Mathew Martoma, the hedge funder trader who was accepted by Stanford after being kicked out of Harvard Law School for doctoring his transcript, was found guilty today (Feb. 6) of insider trading by a federal jury in Manhattan.
It took a jury of seven women and five men a little more than two days of deliberation to convict Martoma, 39, a former portfolio manager at SAC Capital Advisors hedge fund. Martoma, who graduated with an MBA from Stanford in 2003, is the eighth person who has worked for SAC to be convicted at trial or to plead guilty of insider trading charges.
U.S. Attorney Preet Bharara, who brought the case against Martoma in Manhattan, said after the verdict that “cheating may have been profitable for Martoma, but in the end, it made him a convicted felon, and likely will result in the forfeiture of his illegal windfall and the loss of his liberty.”
A STILL PUZZLING SILENCE FROM STANFORD GSB
Martoma reportedly sat stone faced in court when the verdict was read as his wife wept quietly behind him. His lawyer said he would appeal the conviction which could result in a prison sentence of between seven and 10 years.
While the outcome of the case is not surprising, given the previous convictions of SAC lieutenants and the evidence gathered against Martoma, what remains puzzling is why Stanford Graduate School of Business has not yet rescinded Martoma’s MBA degree.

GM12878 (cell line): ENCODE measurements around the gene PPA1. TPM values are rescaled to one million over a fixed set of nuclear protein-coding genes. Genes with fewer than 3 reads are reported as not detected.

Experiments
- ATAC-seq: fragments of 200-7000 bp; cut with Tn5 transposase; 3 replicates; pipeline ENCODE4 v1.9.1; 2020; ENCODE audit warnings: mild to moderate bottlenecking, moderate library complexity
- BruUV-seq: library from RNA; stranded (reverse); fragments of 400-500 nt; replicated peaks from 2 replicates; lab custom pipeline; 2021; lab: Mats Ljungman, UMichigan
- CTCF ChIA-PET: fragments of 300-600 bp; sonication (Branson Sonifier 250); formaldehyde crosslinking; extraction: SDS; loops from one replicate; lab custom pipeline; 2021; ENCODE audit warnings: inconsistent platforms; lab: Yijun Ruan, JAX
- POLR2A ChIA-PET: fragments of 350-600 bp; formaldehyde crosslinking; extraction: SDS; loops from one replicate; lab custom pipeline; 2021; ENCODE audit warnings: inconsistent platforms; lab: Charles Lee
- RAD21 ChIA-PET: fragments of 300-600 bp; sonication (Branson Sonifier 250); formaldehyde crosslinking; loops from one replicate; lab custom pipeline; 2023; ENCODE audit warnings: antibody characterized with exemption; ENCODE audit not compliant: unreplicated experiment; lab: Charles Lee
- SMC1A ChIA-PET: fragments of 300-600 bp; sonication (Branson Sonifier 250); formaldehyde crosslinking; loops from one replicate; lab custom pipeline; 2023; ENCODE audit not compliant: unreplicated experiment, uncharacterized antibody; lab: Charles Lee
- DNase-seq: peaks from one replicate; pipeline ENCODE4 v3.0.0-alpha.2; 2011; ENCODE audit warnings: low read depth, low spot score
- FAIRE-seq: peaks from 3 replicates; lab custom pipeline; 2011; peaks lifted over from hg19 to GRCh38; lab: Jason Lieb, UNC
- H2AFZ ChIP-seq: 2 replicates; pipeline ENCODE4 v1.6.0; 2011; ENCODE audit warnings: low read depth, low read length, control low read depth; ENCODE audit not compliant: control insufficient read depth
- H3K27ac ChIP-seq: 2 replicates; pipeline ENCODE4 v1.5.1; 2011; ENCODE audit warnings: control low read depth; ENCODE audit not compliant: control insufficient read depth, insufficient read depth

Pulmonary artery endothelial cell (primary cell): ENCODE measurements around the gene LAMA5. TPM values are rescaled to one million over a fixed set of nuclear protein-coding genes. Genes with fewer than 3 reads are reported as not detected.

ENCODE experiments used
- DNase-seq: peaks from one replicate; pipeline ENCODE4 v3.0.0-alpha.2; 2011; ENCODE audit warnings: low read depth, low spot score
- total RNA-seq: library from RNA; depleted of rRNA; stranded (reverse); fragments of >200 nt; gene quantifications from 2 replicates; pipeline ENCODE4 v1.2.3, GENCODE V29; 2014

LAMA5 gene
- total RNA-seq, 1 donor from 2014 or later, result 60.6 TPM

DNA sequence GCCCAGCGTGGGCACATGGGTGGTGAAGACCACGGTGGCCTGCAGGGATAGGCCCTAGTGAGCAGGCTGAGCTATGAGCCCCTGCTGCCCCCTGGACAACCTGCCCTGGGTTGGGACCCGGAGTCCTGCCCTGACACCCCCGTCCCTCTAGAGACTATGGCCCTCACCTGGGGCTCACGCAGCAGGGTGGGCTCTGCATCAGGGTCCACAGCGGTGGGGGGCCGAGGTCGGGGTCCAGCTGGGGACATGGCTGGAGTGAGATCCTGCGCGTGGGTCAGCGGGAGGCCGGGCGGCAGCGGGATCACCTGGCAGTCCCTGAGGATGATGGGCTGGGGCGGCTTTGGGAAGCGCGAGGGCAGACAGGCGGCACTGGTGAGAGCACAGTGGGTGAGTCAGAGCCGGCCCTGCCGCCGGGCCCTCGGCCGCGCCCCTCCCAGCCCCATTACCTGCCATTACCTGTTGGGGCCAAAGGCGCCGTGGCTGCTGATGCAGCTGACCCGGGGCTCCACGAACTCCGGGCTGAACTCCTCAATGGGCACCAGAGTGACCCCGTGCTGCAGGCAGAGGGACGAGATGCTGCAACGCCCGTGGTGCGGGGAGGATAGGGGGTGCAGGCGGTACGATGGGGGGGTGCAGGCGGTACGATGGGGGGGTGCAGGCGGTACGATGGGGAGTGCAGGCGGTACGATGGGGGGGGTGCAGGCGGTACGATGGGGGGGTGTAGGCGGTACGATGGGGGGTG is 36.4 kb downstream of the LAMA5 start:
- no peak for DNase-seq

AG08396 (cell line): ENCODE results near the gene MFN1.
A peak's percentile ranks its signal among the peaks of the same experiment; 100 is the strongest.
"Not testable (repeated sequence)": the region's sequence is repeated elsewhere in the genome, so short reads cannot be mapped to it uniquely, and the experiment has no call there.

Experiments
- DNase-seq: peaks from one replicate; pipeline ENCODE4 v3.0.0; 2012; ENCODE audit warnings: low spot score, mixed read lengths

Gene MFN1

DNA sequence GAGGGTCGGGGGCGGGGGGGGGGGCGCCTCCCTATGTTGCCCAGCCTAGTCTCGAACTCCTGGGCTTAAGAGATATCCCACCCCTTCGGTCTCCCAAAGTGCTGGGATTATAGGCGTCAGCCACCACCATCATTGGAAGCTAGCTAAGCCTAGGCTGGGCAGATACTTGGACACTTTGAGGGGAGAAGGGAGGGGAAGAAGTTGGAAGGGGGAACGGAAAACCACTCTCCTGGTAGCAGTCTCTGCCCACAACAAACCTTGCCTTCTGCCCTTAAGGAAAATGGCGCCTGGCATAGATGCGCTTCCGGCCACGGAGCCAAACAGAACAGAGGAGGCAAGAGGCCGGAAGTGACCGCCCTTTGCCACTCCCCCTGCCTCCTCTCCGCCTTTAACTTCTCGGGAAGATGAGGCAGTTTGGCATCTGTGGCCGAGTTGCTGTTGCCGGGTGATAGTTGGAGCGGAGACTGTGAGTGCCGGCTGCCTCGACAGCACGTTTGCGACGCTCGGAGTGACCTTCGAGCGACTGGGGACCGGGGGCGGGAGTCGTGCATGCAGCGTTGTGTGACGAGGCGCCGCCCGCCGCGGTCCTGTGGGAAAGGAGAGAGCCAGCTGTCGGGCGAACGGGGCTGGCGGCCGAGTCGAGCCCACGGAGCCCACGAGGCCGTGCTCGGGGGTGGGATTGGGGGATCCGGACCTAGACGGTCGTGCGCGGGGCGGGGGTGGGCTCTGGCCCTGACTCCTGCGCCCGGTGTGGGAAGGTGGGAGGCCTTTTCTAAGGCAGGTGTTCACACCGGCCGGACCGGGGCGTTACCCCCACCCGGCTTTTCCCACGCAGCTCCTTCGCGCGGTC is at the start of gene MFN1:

Though Stanford declines direct comment on the Martoma case, the school does make clear that applicants who are admitted to its MBA program on false pretenses can have their degrees revoked. Most observers assume that Martoma, who legally changed his name from Ajai Mathew Thomas to Mathew Martoma when he applied to Stanford, failed to admit that he was thrown out of Harvard Law School for a disciplinary reason.
WHAT IF HE ACTUALLY TOLD STANFORD HE HAD BEEN KICKED OUT OF HARVARD
“Consistent with federal law, we do not disclose application information about individual students,” says spokesperson Barbara Buell. “Expulsion from another institution due to fraud, if it were disclosed or known, would create a serious impediment to admission…we regard misstatements or material omission as very serious matters and application fraud can lead to dismissal.”
But it is also possible that Marie Mookini, then director of MBA admissions at Stanford, knew that the applicant was expelled and that he actually leveraged his misfortune to convince the business school to give him a second chance. Mookini, now an MBA admissions consultant based in Palo Alto, declined comment. That scenario would be highly embarrassing to the school and, some Stanford professors believe, extremely unlikely.
“As I understand his trajectory, after the expulsion from Harvard Law he changed his name,” says Jeffrey Pfeffer, a long-time professor at Stanfod’s business school. “I suspect he applied under the new (now current) name, had good test scores and undergraduate transcripts, and never mentioned Harvard Law at all. With a different name, unless one was on to something, the odds of discovering this would be very, very low.”
Pfeffer adds that “in today’s litigious society, it is not clear at all that rescinding a degree that was granted a decade ago is possible. I suspect there are rules for these things and his case falls outside of those rules.”
Martoma was accused of illegally trading on insider information he had gained on Elan and Wyeth, two drug firms working on an experimental Alzheimer’s drug known as bapineuzumab. Dr. Sidney Gilman, who had been hired by Elan to consult on a clinical drug trial, testified at the trial that he supplied information to Martoma that the drug trials had run into difficulties.